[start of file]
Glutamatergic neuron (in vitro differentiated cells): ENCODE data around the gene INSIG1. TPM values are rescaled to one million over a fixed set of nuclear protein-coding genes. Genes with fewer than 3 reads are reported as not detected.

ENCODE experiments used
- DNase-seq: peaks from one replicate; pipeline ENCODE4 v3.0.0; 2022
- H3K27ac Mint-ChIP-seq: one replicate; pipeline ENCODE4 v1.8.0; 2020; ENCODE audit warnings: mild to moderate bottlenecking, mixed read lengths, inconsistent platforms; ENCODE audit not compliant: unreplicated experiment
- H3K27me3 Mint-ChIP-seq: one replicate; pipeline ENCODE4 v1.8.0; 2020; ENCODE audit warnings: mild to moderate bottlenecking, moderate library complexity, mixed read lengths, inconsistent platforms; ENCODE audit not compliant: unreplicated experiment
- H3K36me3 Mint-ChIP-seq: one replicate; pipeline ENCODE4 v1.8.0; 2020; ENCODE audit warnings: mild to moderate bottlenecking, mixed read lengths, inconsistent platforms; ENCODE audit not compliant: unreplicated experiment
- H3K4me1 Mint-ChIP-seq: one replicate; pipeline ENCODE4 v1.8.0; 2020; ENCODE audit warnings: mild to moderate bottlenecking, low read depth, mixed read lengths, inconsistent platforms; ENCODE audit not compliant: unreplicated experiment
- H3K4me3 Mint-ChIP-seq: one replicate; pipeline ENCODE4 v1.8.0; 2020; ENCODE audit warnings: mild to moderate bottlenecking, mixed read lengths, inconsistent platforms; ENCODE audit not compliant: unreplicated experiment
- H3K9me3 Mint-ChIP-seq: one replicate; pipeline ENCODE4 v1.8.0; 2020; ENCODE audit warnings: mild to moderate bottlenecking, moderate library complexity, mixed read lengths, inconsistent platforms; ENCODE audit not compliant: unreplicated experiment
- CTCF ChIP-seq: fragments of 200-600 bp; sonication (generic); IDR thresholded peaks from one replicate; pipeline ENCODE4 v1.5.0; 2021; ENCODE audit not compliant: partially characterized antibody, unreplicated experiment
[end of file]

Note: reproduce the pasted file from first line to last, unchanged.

Glutamatergic neuron (in vitro differentiated cells): ENCODE data around the gene INSIG1. TPM values are rescaled to one million over a fixed set of nuclear protein-coding genes. Genes with fewer than 3 reads are reported as not detected.

ENCODE experiments used
- DNase-seq: peaks from one replicate; pipeline ENCODE4 v3.0.0; 2022
- H3K27ac Mint-ChIP-seq: one replicate; pipeline ENCODE4 v1.8.0; 2020; ENCODE audit warnings: mild to moderate bottlenecking, mixed read lengths, inconsistent platforms; ENCODE audit not compliant: unreplicated experiment
- H3K27me3 Mint-ChIP-seq: one replicate; pipeline ENCODE4 v1.8.0; 2020; ENCODE audit warnings: mild to moderate bottlenecking, moderate library complexity, mixed read lengths, inconsistent platforms; ENCODE audit not compliant: unreplicated experiment
- H3K36me3 Mint-ChIP-seq: one replicate; pipeline ENCODE4 v1.8.0; 2020; ENCODE audit warnings: mild to moderate bottlenecking, mixed read lengths, inconsistent platforms; ENCODE audit not compliant: unreplicated experiment
- H3K4me1 Mint-ChIP-seq: one replicate; pipeline ENCODE4 v1.8.0; 2020; ENCODE audit warnings: mild to moderate bottlenecking, low read depth, mixed read lengths, inconsistent platforms; ENCODE audit not compliant: unreplicated experiment
- H3K4me3 Mint-ChIP-seq: one replicate; pipeline ENCODE4 v1.8.0; 2020; ENCODE audit warnings: mild to moderate bottlenecking, mixed read lengths, inconsistent platforms; ENCODE audit not compliant: unreplicated experiment
- H3K9me3 Mint-ChIP-seq: one replicate; pipeline ENCODE4 v1.8.0; 2020; ENCODE audit warnings: mild to moderate bottlenecking, moderate library complexity, mixed read lengths, inconsistent platforms; ENCODE audit not compliant: unreplicated experiment
- CTCF ChIP-seq: fragments of 200-600 bp; sonication (generic); IDR thresholded peaks from one replicate; pipeline ENCODE4 v1.5.0; 2021; ENCODE audit not compliant: partially characterized antibody, unreplicated experiment